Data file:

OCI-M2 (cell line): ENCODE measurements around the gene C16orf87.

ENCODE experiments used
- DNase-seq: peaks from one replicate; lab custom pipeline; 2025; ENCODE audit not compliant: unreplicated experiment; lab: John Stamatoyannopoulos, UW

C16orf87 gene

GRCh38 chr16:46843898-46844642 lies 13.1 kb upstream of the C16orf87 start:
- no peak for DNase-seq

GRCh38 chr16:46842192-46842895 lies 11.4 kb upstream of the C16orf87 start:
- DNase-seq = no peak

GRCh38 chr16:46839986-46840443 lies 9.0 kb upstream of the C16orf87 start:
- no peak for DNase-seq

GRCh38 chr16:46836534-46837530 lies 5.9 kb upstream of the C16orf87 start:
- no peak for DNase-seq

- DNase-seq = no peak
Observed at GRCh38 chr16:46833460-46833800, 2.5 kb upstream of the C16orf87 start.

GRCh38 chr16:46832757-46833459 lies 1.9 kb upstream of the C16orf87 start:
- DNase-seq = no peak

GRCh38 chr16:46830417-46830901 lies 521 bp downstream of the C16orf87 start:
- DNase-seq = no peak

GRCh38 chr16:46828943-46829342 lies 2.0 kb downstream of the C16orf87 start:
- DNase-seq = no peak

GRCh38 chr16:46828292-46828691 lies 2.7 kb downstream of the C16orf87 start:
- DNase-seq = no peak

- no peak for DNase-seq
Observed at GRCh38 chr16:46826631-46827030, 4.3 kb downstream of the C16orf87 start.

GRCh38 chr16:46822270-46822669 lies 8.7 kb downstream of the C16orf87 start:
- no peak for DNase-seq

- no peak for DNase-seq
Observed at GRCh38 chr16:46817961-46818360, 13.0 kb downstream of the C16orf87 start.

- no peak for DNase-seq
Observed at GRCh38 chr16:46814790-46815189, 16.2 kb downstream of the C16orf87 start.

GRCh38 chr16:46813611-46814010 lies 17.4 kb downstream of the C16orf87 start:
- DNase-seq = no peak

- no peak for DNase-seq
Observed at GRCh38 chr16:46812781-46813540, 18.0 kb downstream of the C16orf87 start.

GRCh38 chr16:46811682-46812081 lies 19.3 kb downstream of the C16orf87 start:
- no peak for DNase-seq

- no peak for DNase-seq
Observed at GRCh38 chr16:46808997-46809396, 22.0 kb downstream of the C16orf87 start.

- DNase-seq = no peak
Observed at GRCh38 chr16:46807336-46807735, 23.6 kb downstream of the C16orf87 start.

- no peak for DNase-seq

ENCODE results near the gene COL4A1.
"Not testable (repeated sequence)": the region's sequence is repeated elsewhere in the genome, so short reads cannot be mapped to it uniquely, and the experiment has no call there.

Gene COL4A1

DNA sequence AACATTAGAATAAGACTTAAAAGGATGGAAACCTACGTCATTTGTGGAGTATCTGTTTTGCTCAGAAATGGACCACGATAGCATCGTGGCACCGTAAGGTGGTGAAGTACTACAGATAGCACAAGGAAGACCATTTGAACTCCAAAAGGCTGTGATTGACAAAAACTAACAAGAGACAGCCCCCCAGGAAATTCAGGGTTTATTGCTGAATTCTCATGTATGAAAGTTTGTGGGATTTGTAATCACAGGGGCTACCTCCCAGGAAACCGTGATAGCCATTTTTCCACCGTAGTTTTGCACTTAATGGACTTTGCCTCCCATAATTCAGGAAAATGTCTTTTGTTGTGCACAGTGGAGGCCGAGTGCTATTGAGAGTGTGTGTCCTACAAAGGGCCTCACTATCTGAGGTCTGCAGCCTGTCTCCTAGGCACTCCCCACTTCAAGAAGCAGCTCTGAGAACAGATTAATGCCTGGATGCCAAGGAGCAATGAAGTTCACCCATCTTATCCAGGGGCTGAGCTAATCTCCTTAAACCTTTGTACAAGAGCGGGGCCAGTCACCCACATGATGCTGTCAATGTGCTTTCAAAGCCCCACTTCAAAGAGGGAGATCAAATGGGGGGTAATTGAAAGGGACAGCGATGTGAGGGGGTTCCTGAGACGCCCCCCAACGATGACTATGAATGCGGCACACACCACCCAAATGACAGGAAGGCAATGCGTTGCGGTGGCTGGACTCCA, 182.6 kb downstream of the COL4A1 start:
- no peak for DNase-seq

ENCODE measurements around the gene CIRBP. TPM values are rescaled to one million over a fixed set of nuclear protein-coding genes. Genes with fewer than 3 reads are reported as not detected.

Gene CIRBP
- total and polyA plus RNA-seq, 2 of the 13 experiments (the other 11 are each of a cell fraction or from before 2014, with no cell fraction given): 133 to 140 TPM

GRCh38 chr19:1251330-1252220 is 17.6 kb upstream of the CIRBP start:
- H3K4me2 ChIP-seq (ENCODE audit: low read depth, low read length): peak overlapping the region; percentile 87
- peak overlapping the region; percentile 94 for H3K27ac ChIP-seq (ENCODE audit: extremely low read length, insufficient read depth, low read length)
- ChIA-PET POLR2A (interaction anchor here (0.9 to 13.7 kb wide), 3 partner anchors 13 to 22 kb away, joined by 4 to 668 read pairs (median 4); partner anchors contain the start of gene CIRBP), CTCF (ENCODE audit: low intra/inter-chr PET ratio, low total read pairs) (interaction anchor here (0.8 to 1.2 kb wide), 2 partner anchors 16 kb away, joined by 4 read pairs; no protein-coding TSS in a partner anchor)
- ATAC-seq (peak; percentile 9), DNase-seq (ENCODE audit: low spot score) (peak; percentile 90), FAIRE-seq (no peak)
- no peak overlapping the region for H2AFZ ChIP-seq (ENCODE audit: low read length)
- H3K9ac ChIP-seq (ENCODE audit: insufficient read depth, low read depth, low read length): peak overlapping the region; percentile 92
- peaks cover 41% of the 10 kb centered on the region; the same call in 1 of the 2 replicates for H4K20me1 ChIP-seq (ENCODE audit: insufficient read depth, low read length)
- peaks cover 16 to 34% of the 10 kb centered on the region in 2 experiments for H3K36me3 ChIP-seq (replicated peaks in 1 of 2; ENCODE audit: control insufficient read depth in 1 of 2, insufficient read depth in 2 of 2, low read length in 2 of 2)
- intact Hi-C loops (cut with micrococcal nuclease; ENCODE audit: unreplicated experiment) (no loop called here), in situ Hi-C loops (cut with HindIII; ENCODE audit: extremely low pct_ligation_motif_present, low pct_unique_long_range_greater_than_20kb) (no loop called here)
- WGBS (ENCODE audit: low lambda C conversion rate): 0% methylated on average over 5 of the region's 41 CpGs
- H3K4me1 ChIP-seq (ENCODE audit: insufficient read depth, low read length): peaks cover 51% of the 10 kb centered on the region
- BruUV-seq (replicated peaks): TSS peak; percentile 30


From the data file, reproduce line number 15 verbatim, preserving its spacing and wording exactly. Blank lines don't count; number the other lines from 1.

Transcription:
GRCh38 chr16:46832757-46833459 lies 1.9 kb upstream of the C16orf87 start: